Phrasal Verbs

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empty out
(separable) to remove everything from a container making it empty

Max emptied the refrigerator out.

empty out
(intransitive) to be vacated by people

The concert hall emptied out as soon as the concert was over.

end up end_up
(intransitive) to arrive at a destination or result which may be unplanned or unexpected

Max drank so much last night that he ended up in a strange bed in a strange apartment.

even out
(separable) to make something measure the same as something else

Max has trouble evening out his sideburns since one ear is lower than the other.

fall apart fall_apart
(intransitive) to come apart, disintegrate

My new Ford fell apart soon after I got it.

fall apart fall_apart
(intransitive) to suffer an emotional breakdown

Mary fell apart soon after the divorce.

fall down fall_down
(intransitive) to fall to the ground or floor

Mary fell down and hurt her left knee.

fall for fall_for
(inseparable) to be deceived or to suddenly become attracted to someone or something

Mary fell for the trick that Max played on her.

fight off fight_off
(separable) to keep something or someone away

Bill had trouble fighting all of the young ladies off.

fill in fill_in
(separable) to complete where needed

Please fill in the blanks.

fill up fill_up
(separable) to fill completely

You can borrow my car, but please fill up the tank before you return it.

find out find_out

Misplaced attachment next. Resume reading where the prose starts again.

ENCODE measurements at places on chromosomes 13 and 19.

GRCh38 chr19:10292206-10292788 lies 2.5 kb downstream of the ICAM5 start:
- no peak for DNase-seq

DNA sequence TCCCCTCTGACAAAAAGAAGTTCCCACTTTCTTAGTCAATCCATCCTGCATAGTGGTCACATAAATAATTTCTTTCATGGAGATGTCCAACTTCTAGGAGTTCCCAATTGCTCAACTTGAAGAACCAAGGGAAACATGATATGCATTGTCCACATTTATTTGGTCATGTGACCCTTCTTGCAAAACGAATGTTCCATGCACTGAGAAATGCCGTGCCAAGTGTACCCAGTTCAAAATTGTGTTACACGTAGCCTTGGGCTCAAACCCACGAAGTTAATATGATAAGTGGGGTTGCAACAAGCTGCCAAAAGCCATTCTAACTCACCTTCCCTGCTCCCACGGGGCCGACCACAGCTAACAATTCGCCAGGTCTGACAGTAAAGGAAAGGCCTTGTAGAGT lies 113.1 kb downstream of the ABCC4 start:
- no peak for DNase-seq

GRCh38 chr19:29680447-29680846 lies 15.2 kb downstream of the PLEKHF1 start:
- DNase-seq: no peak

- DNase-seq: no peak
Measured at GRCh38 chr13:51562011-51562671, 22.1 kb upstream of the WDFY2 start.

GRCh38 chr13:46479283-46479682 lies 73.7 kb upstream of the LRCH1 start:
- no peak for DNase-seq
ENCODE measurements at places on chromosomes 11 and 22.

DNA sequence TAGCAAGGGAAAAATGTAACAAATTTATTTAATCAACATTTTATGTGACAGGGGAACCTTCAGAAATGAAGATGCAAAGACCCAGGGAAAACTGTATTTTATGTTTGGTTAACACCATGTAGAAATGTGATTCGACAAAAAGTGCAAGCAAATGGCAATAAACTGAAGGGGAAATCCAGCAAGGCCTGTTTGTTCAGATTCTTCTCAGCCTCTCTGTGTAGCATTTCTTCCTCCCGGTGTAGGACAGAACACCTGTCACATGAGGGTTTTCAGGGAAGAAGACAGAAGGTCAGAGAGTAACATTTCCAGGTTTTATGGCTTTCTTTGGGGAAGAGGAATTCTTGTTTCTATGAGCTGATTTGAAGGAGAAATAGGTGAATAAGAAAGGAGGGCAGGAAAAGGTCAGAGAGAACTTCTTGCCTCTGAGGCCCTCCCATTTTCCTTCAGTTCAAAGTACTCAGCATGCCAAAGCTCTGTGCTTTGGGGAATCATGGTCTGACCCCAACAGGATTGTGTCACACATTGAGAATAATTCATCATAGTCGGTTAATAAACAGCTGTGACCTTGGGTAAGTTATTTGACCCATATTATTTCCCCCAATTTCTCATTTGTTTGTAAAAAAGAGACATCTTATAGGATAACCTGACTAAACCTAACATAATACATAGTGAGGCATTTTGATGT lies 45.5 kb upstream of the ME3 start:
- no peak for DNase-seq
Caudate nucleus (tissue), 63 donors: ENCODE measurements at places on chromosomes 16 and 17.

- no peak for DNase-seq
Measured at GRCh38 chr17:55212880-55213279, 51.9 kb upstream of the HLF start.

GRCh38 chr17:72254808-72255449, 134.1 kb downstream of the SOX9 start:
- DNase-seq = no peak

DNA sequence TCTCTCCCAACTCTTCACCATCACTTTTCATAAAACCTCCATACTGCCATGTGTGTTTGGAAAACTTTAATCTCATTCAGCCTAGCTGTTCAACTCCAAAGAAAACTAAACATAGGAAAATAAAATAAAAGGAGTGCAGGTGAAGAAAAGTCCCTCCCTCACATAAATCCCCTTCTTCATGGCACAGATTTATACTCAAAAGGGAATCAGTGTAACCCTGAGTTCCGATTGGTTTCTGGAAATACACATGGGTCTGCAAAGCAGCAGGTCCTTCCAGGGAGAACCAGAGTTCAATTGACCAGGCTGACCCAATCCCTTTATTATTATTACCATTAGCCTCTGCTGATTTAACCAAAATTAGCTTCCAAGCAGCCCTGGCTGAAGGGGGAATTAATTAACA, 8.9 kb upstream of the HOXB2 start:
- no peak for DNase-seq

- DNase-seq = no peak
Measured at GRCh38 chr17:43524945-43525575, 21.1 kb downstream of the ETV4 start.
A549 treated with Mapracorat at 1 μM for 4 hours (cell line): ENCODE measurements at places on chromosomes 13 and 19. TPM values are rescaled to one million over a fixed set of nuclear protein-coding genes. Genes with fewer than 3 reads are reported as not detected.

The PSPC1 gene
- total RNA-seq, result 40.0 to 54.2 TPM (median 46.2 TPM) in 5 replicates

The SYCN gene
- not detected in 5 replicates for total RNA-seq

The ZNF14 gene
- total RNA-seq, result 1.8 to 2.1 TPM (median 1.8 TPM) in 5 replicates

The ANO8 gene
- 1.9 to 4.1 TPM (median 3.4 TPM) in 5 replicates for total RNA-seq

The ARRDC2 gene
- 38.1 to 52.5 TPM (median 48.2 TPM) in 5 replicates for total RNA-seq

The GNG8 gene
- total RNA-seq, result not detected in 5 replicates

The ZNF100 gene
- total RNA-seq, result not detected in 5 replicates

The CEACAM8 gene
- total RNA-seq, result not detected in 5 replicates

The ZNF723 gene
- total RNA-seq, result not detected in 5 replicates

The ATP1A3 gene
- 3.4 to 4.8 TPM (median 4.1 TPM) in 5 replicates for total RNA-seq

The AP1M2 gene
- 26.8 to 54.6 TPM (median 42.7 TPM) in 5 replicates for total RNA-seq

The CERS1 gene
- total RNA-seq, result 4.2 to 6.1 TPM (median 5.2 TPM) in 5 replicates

(separable) to learn or discover

Mary was mad when she found out that she was adopted.

fit in
(intransitive) to get along with others in a group

Bill decided to go into politics when he discovered he didn't fit in anywhere else.

free up
(separable) to make something available (it was previously unavailable)

Getting fired from my job freed up my schedule quite a bit. Now I can go to the beach anytime I want.

get about get_about
(intransitive) to go from place to place

Mary gets about quite well without a car.

get across get_across
(separable) to communicate clearly or convincingly

No matter how hard I tried I couldn't get the message across to her that I cared.

get across get_across
(intransitive) to be convincing or clear

Max has trouble getting across to members of the opposite sex.

get ahead get_ahead
(intransitive) to make progress in becoming successful

Max compliments his boss constantly in order to het ahead.

get along get_along
(intransitive) to advance (especially in years)

George is really getting along in years. Is he going to retire soon?

get along get_along
(intransitive) have a congenial relationship with someone

Jane and John get along quite well, but Mary and Max can't even stand to be in the same room.



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